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    HARI SREENIVASAN, PBS NEWSHOUR WEEKEND ANCHOR: Just over three years ago, ISIS leader Abu Bakr al-Baghdadi ascended the pulpit of Mosul’s grand mosque and proclaimed an ISIS caliphate, or Islamic state, stretching from Iraq to Syria. Now, that mosque lies in ruins, and ISIS’s stronghold in Syria, the city of Raqqa, is under siege by American-backed militias.

    “Reuters” reporter Stephen Kalin is in Mosul and joins me now via Skype.

    So, how significant was this moment?

    STEPHEN KALIN, REPORTER, REUTERS: Very significant. This is — we’re getting very close to the end of nearly nine-month battle. There are still a small pocket of territory in Mosul that Islamic State controls those, but we really expect that to be finally be done tomorrow.

    SREENIVASAN: What happens now?

    KALIN: Well, now, in Mosul, the city has to start rebuilding. A lot of the city had been destroyed. I talked to the United Nations a few days ago, and they told me that just the initial stages of rebuilding, getting public infrastructure working again, which will take about a year and cost more than $1 billion. And on top of that, I mean, there’s much more long term reconstruction that has to happen.

    The — all the five bridges inside Mosul are destroyed. Most of the old city is in ruins and other parts of the city are heavily damaged. People’s homes are destroyed and people have been living three years under brutal rule, so they have to really, you know, readjust to being back part of Iraq.

    SREENIVASAN: Even if you rebuilt all the infrastructure, what about all the people that have left?

    KALIN: Yes. I mean, there are a lot of people who have fled. When ISIS came, a few hundred thousand people left the city, before they sort of shut down any avenue to escape. So, when the battle began nine months ago, there were — we estimated about one and a half million people inside the city. Of that 900,000 people were displaced. About a third of that was to camps outside of the city. The rest were to other houses, you know, relatives’ homes, friends’ homes inside the city.

    So, most of the population actually stayed inside the city. But now, they’re going to have to find way to rebuild their homes that were destroyed and, you know, get back to a normal life.

    SREENIVASAN: While a big city — this is just one city, there are still lots of cities that are under ISIS control, smaller ones.

    KALIN: Yes, there are a number of smaller cities to the south and west of Mosul, and we’re expecting that the military campaign will continue with the help of the U.S.-led coalition. The battle is not over against ISIS by any stretch in Iraq. And in addition to those cities, we expect that there will be an insurgency, that there will be asymmetrical terrorist type attacks in Mosul and other parts of Iraq. So, it — really stabilizing Iraq will continue to be an important mission for the security forces.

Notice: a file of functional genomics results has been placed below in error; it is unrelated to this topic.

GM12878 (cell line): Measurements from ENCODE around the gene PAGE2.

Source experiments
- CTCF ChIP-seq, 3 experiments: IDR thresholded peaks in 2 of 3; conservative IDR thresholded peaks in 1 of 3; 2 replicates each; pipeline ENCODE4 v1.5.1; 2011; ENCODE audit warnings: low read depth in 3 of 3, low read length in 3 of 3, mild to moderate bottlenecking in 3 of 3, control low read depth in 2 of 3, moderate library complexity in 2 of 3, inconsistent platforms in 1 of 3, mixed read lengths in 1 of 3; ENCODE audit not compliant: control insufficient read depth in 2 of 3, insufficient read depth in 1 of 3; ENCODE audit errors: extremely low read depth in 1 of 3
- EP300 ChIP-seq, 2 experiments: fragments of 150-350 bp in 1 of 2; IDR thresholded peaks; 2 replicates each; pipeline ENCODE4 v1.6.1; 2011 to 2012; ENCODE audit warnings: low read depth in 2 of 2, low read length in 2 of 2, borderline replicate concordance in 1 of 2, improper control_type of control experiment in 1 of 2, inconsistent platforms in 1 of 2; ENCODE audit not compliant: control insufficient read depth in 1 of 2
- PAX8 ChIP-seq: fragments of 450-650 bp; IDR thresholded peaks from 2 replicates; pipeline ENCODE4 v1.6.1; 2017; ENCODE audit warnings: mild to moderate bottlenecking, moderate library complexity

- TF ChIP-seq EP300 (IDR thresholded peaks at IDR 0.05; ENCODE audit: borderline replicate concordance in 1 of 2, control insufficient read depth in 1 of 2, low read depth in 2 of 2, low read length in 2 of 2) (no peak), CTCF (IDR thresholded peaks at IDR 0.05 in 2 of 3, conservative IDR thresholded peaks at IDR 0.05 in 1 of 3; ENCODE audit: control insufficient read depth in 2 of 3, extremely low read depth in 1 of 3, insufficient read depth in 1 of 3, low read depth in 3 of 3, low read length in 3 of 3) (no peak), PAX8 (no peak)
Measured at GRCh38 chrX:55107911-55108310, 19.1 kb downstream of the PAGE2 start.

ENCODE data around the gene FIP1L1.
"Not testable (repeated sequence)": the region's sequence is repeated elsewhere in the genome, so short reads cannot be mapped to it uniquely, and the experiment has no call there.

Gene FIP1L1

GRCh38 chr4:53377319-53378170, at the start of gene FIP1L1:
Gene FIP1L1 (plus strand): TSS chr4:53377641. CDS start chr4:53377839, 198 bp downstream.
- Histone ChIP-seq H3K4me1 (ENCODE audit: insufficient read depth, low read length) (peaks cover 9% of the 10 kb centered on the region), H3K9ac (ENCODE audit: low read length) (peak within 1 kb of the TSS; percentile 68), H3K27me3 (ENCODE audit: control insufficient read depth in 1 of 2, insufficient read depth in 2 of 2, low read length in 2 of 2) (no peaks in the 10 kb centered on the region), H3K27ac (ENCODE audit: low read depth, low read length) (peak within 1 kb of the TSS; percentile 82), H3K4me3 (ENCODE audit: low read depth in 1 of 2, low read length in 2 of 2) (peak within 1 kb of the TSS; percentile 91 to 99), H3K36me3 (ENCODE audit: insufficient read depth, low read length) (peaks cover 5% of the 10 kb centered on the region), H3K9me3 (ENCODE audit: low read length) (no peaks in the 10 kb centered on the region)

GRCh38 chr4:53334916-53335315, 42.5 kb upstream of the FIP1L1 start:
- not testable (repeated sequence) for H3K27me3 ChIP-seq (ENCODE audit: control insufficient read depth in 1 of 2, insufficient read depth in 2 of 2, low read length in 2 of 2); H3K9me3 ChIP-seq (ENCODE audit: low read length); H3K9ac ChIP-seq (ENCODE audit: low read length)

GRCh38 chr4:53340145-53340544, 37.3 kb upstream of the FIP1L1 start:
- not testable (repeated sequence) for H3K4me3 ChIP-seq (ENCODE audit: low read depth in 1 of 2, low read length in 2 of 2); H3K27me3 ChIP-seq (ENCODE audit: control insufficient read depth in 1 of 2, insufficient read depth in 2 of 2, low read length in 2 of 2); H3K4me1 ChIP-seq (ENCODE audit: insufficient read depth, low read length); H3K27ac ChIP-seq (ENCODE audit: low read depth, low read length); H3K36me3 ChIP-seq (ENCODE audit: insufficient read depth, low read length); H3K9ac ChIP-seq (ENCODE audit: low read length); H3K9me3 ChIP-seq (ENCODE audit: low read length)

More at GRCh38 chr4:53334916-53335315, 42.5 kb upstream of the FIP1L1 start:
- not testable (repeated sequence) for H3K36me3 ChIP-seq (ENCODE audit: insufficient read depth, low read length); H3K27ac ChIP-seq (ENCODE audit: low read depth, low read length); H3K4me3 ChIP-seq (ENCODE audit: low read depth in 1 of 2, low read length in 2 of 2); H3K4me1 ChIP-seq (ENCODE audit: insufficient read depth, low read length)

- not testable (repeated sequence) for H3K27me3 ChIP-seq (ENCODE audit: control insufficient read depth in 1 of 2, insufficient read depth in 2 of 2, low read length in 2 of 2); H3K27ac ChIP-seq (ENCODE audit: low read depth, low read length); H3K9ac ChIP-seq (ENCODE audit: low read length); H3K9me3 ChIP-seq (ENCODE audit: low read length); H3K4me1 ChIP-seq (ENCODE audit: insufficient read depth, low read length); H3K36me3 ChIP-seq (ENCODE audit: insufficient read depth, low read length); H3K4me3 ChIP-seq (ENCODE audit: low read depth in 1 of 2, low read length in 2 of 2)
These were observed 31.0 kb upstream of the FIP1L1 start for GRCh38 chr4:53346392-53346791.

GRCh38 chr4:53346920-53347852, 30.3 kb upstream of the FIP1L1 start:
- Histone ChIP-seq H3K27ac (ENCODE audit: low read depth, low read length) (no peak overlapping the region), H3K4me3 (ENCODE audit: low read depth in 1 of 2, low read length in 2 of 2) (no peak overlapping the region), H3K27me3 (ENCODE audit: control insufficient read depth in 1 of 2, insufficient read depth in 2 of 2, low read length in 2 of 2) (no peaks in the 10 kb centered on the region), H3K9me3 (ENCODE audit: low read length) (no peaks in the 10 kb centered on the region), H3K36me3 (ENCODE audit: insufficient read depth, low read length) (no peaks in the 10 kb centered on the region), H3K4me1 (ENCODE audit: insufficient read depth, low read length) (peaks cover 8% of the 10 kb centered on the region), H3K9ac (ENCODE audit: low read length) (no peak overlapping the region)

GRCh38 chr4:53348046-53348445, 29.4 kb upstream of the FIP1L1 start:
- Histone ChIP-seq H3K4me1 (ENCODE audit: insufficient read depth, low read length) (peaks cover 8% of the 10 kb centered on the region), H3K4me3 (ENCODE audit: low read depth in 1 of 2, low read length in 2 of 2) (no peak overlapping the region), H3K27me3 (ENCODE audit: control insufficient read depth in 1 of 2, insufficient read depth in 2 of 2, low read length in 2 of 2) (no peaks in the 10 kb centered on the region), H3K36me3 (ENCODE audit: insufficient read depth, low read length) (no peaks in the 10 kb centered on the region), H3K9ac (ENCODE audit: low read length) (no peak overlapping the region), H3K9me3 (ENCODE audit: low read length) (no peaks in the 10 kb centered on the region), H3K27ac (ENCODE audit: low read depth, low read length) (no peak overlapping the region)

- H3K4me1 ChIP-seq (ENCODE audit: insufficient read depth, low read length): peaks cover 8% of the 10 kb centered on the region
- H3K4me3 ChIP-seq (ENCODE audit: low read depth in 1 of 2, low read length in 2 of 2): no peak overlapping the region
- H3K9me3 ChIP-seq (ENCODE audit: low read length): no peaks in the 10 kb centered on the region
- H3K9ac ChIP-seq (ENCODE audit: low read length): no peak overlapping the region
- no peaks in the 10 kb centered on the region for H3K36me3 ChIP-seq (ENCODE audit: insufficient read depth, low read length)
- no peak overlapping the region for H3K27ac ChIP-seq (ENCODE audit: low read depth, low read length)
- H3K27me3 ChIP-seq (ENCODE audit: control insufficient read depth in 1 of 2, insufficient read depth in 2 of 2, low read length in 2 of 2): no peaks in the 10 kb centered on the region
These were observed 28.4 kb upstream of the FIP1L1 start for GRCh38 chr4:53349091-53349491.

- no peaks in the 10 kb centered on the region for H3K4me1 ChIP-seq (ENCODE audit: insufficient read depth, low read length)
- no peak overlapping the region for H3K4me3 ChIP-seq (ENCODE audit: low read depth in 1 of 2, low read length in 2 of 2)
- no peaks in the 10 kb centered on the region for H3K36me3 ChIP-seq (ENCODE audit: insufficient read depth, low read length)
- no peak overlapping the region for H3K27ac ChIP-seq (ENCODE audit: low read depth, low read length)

SREENIVASAN: All right. Stephen Kalin of “Reuters”, joining us via Skype from Erbil tonight, thanks so much.

    KALIN: Thank you.

    The post Iraq declares victory over ISIS in Mosul appeared first on PBS NewsHour.


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    HARI SREENIVASAN, PBS NEWSHOUR WEEKEND ANCHOR:  This weekend in Indianapolis, the National Association of Secretaries of State is holding its annual meeting.  Those are the officials who oversee elections in all 50 states.

    It’s usually not a meeting that garners a lot of attention, but more important this year.  One: just recently a new Election Integrity Commission created by President Trump requested all 50 states to provide detailed personal voter information to figure out, they say, how to protect the integrity of the vote from fraud.  Most states are refusing to comply either partially or completely because handing over some of this information violates some state privacy laws.

    The other reason we’re paying attention to what secretaries of states do is the specter of Russian hacking.  The former secretary of homeland security testified to Congress under oath last month the Russians did indeed attempt to hack voter registration software during this past election.

    Joining me now from Indianapolis to discuss this is Denise Merrill, president of the national association and Connecticut’s secretary of state.

    Thanks for joining us.

    From every indication, it seems that President Trump believes Putin in his denial that the Russians meddled in the election.  Do the secretaries of state believe the evidence presented by the Department of Homeland Security?

    DENISE MERRILL (D), SECRETARY OF STATE, CONNECTICUT:  Well, part of the problem here is we don’t really know what that evidence is because we don’t have security clearance so we are kind of the last to know and lot of this we read in the paper.

    SREENIVASAN:  So, the secretaries of state are reading this information in the paper at the same time we are.  Meaning, you don’t have any kind of hot line that you are getting a phone call on, saying, hey, we think you might have been hacked.

    MERRILL:  No, and that’s been sort of a problem.  Although 50 states do all kinds of, you know, scans of their voter files.  And let me be clear: the only thing really at risk here is at all is the voter file, the registry of all the voters in each state, and they’re kept on a statewide basis.  But none of the actual election equipment is ever touched.  It’s not on the Internet.

    SREENIVASAN:  And as some of the reporting earlier pointed out, the damaging or changing that voter file, or even causing some confusion, that can cause things like delays at the polls or perhaps create disincentives for people to show up.